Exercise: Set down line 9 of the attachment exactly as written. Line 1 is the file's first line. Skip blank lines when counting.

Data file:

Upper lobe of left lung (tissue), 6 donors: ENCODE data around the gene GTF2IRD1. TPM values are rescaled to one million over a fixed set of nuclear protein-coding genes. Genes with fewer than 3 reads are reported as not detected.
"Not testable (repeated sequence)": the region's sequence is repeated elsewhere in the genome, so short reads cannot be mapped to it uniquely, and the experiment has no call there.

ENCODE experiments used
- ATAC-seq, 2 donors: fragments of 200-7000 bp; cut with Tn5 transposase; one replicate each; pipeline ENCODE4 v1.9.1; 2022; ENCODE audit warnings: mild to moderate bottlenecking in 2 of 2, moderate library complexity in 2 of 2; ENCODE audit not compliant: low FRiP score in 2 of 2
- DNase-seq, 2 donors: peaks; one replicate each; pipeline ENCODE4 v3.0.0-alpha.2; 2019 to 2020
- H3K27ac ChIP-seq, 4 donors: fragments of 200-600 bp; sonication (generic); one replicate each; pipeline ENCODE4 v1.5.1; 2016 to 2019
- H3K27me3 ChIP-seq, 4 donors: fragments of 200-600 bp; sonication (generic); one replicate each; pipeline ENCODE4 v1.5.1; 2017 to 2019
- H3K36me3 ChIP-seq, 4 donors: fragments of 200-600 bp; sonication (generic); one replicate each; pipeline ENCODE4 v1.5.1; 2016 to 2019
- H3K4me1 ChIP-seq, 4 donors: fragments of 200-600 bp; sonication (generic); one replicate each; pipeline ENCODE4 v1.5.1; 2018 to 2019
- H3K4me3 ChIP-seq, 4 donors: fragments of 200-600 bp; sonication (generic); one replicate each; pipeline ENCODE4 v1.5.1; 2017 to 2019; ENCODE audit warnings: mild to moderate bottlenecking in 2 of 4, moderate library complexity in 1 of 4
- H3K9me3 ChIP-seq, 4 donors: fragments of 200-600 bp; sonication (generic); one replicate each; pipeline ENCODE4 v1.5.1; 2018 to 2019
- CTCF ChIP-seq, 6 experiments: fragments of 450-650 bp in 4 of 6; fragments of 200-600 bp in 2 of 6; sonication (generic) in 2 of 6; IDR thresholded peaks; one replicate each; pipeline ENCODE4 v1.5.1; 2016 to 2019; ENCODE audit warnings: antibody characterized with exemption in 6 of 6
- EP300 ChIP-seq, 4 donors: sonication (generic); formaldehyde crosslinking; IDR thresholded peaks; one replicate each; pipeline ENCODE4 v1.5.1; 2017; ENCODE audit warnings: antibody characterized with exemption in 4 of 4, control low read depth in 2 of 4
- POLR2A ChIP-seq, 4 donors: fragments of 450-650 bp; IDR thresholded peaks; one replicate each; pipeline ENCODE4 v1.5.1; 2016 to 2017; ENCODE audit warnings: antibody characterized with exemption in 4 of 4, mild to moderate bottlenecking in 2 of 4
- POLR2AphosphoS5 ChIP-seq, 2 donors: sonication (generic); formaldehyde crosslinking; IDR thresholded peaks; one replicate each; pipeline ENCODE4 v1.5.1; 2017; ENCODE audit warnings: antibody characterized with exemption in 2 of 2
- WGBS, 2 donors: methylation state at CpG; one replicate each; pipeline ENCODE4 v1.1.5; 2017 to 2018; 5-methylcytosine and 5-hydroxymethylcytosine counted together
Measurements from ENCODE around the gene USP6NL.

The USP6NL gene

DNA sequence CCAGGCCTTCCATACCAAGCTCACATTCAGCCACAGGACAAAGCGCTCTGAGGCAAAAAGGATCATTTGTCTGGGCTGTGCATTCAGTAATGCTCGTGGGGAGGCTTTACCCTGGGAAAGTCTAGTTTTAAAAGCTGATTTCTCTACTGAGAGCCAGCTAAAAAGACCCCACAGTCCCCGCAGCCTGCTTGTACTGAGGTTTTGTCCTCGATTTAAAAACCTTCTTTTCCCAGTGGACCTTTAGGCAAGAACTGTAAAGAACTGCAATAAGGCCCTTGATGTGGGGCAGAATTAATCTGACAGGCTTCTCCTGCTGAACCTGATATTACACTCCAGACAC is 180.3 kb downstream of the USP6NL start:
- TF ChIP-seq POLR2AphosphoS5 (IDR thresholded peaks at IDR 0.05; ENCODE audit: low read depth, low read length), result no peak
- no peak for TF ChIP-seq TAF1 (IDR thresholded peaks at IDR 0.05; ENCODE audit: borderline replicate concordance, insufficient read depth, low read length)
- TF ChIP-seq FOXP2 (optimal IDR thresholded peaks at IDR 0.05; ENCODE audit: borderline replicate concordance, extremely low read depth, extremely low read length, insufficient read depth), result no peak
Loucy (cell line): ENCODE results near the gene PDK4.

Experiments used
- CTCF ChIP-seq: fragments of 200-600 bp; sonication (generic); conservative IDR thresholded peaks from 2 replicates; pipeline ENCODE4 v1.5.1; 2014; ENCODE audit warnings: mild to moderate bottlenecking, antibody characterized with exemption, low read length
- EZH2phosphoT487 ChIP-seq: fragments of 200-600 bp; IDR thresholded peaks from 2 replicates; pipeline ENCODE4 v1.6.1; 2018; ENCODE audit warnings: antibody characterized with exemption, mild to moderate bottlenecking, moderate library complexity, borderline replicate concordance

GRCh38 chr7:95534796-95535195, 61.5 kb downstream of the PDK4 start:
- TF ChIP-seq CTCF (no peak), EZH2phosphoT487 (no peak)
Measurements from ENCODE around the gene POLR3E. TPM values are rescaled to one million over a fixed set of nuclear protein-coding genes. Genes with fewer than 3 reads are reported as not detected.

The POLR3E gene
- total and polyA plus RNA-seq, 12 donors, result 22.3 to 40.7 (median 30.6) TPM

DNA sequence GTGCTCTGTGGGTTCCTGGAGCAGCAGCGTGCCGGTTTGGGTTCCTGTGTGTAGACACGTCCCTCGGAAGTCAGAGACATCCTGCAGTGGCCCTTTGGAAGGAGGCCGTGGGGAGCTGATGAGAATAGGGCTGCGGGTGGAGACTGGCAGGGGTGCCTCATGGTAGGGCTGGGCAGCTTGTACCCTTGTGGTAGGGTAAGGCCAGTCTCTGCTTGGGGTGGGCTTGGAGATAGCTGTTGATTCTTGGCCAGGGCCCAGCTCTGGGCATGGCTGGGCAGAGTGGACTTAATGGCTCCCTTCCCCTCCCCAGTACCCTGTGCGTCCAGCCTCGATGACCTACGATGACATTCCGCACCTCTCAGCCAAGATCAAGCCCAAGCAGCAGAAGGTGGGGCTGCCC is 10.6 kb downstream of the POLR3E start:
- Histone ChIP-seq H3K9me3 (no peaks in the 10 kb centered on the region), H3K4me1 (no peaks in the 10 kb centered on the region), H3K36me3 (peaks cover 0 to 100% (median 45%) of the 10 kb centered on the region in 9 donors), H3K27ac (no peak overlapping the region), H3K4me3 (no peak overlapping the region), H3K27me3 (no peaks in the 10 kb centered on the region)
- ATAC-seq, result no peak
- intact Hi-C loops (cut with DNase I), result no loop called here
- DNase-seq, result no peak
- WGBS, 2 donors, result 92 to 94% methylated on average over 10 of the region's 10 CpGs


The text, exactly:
- H3K4me1 ChIP-seq, 4 donors: fragments of 200-600 bp; sonication (generic); one replicate each; pipeline ENCODE4 v1.5.1; 2018 to 2019